Fancy a forest night walk at Sama Jaya Nature Park?

Abdul Karim (3rd right) launching Sama Jaya Nature Reserve’s new Urban Forest Night Walk.

By Nancy Nais

KUCHING, Aug 29: Fancy taking a night walk in the forest, look for small animals or see what they do?

These can be found at Sarawak Forestry Corporation (SFC)’s newly launched ‘Urban Forest Night Walk’ smack right in Kuching city, at Sama Jaya Nature Reserve (SJNR).

At the launch last night, Tourism, Arts, Culture, Youth and Sports Minister Datuk Abdul Karim Rahman Hamzah who was elated at the new ecotourism products took the two-hour night tour, listening to the park guides as he enjoyed the sights and sounds of the Sama Jaya forest.

“This is fantastic and a relaxing fully guided night walk in an urban forest. I believe this new ecotourism product will be a wonderful opportunity for visitors to witness the nocturnal species that only come out at night such  as frogs, flying lemurs, birds and other insects.


“Earlier on, we released a male slow loris that lost his way in SJNR. He was found at a nearby housing estate and surrendered by a member of the public to SFC.  Prior to the release, the slow loris had his final medical check up conducted at Matang Wildlife Centre. It has been a long journey for him, but he is finally back at home, in the forest,” Abdul Karim told reporters after the night walk.

He also pointed out that SJNR has unique species of trees, such as Pokok Kumpang or the ‘bleeding tree’.

“When we cut a small part of the branch, the red sap flows out of it and it looks exactly like blood flowing,” he added.

With a whopping 66 totally protected areas, including 46 national parks, five wildlife sanctuaries and 15 nature reserves, Abdul Karim said Sarawak has so much to offer that “just what meets the eye”.

Hence, the ministry together with SFC are working together to develop more eco-tourism products to boost domestic tourism.

Although the Covid-19 pandemic has hit Sarawak hard, Abdul Karim emphasised the ministry must be prepared for current and future challenges.

“We are constantly on the lookout for avenues to tap on any economic values that our national parks have to offer while not forgetting the allowable number of visitors.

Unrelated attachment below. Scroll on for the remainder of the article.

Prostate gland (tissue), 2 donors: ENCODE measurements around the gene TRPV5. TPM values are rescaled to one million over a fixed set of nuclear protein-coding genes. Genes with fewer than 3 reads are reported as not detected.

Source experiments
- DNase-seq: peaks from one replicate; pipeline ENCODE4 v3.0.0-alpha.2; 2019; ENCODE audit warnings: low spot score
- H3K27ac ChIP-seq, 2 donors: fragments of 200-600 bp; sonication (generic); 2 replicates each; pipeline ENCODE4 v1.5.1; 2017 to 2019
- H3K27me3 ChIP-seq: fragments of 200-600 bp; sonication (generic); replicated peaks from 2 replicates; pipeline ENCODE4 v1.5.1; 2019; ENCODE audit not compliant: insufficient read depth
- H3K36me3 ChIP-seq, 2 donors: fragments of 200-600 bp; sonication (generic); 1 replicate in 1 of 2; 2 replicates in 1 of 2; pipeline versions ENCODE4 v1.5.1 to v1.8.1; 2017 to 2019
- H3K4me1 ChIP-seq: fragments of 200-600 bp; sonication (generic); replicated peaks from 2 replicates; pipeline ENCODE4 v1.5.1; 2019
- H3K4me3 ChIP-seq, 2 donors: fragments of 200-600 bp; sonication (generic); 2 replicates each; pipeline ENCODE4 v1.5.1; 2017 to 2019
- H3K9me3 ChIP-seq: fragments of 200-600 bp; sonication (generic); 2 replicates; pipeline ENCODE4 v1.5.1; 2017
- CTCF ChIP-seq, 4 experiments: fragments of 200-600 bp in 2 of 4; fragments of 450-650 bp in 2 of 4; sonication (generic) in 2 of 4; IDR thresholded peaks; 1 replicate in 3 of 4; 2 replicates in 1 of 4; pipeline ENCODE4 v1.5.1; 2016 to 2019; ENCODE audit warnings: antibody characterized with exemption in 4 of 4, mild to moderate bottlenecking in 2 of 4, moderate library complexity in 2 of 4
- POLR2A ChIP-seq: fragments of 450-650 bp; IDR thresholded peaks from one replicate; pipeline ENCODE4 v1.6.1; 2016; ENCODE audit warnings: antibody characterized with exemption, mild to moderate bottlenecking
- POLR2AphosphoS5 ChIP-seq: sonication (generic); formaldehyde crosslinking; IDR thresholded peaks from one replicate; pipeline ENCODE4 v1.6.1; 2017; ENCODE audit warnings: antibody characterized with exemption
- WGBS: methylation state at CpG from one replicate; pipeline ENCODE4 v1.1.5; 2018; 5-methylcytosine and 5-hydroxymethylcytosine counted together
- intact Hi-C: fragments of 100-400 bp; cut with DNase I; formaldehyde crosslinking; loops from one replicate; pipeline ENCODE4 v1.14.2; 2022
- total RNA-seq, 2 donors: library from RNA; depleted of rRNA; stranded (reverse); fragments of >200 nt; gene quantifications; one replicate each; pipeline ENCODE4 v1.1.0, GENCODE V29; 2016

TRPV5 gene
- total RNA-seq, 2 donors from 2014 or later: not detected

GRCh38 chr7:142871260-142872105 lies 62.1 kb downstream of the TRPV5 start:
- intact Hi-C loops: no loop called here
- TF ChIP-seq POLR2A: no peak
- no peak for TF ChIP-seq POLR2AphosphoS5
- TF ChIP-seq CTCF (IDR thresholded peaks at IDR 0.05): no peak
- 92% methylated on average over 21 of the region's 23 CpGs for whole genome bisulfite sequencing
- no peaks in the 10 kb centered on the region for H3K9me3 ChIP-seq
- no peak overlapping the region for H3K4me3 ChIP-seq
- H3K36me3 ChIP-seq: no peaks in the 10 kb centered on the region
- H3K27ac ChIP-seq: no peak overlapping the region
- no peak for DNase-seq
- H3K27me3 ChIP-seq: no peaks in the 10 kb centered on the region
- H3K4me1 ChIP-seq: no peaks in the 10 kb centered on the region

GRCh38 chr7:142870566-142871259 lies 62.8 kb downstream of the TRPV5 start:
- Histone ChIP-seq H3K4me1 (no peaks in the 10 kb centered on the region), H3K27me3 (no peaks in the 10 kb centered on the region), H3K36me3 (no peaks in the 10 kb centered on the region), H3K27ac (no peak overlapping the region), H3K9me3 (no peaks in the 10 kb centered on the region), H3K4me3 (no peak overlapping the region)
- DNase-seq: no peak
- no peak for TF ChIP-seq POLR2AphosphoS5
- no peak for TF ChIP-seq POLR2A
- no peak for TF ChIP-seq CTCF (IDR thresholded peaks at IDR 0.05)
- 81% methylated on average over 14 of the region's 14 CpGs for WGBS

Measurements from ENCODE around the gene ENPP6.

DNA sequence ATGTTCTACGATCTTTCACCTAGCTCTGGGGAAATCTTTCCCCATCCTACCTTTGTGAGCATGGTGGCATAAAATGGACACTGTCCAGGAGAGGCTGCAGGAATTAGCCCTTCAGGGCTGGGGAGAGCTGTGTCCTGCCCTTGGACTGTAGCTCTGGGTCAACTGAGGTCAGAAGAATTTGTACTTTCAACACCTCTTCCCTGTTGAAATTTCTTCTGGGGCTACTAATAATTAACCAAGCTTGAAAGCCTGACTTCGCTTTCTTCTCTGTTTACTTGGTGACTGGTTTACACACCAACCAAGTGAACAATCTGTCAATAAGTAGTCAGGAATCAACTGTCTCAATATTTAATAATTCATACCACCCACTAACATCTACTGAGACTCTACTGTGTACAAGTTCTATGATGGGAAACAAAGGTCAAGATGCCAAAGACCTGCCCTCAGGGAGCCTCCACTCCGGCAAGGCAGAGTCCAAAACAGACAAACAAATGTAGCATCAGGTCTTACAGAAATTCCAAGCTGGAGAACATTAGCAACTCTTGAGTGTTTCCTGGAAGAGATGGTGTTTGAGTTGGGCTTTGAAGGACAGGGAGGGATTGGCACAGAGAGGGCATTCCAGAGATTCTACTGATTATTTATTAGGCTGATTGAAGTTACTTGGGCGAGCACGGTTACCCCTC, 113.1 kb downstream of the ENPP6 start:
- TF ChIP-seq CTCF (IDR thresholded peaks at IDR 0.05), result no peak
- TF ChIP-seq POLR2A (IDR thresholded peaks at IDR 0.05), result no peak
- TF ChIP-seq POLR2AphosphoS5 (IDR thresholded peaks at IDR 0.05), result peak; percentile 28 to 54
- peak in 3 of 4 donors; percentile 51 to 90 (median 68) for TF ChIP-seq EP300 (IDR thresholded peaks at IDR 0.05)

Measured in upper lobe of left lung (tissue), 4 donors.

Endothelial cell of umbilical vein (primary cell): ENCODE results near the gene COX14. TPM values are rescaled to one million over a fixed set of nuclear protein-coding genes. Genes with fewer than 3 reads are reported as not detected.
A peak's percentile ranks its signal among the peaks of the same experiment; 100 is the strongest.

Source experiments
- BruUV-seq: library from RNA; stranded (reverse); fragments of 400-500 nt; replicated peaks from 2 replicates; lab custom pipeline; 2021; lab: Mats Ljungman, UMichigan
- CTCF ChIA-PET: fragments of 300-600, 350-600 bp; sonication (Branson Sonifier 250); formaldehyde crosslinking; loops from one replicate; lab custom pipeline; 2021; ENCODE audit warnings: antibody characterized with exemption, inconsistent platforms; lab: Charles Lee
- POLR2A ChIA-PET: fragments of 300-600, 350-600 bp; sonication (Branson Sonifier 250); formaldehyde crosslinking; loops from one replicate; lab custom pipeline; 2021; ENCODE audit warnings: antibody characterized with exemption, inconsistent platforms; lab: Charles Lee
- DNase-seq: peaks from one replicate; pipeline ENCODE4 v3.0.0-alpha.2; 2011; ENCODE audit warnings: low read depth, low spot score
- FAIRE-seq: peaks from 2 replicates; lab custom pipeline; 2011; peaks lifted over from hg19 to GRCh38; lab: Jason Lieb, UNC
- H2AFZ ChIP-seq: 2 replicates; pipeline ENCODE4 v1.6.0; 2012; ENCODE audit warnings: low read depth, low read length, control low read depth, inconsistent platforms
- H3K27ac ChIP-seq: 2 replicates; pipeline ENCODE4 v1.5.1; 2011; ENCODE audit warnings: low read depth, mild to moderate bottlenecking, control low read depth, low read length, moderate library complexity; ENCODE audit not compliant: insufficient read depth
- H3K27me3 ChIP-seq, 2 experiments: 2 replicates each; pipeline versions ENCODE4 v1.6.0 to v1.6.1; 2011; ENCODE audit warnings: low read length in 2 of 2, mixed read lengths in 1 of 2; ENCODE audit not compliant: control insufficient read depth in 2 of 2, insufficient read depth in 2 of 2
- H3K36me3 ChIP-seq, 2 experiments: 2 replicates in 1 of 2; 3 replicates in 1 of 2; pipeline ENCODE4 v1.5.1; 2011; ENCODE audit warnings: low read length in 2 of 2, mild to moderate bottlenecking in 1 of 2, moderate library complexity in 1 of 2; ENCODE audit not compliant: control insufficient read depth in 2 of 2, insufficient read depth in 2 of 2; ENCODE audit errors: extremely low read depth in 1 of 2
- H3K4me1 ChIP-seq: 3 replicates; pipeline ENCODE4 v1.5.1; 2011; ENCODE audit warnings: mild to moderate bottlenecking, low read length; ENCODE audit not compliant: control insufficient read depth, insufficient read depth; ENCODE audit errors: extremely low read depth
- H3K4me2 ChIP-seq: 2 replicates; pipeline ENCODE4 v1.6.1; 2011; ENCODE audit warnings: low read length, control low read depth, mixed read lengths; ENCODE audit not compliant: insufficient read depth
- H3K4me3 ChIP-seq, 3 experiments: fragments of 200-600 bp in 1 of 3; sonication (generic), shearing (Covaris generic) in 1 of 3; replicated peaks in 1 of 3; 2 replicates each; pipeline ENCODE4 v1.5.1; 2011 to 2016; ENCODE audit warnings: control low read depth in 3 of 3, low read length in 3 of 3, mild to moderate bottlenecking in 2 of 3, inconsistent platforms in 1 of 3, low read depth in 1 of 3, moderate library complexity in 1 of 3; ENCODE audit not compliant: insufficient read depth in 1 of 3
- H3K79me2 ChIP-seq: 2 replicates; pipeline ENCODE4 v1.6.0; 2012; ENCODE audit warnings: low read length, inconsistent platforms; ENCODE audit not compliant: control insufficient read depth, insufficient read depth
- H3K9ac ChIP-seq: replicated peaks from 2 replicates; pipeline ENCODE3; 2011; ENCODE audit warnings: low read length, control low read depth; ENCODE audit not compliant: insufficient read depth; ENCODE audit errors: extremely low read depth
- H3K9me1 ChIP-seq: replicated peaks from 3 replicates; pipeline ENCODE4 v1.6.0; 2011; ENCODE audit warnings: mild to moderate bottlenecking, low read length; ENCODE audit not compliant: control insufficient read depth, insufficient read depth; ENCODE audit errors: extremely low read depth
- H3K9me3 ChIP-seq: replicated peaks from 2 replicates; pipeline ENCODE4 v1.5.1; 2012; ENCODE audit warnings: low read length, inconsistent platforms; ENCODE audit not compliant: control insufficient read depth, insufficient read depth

“Currently, the number of visitors allowed to enter our state nature reserves and national parks has been increased to 200, from the previous 100 pax.

“Many people wanted to visit our nature reserves and national parks during this Recovery Movement Control Order (RMCO) but everyone must comply with the standard operating procedure (SOP) as well,” he explained.

Abdul Karim (centre) speaking to reporters after the Urban Forest Night Walk, with Sarawak Forestry Corporation chief executive officer Zolkipli Mohamad Aton (left) and his ministry’s permanent secretary Hii Chang Kee.

Meanwhile, SJNR covers an area of 38 hectares within the boundary of Kuching city, consisting of kerangas forest and a wide range of small mammals, birds, reptiles, amphibians and various wild monkeys.

Famous for its jogging track and attractive forest atmosphere, Abdul Karim disclosed that SJNR attracted about 20,000 joggers per month (before the Covid-19 pandemic), which was an average of 500-600 people per day.

SFC has also recently completed some renovation and upgrading of facilities in the park, including on an activity centre, Bamboo Museum, Japanese Garden and the jogging tracks.

Booking for the urban forest night walk can be made at SJNR (082-365194) and Visitors Information Centre (082-248088).

A minimal fee of RM50 per group (1-5 pax) is applicable and an additional RM10 per person is charged if more than five people in the group.

The park reminds the public that during the RMCO, only those who made prior booking will be allowed entry as they have to limit the number of participants at 10 pax per group per guide and they are only operating on three nights a week (Monday, Wednesday and Friday). — DayakDaily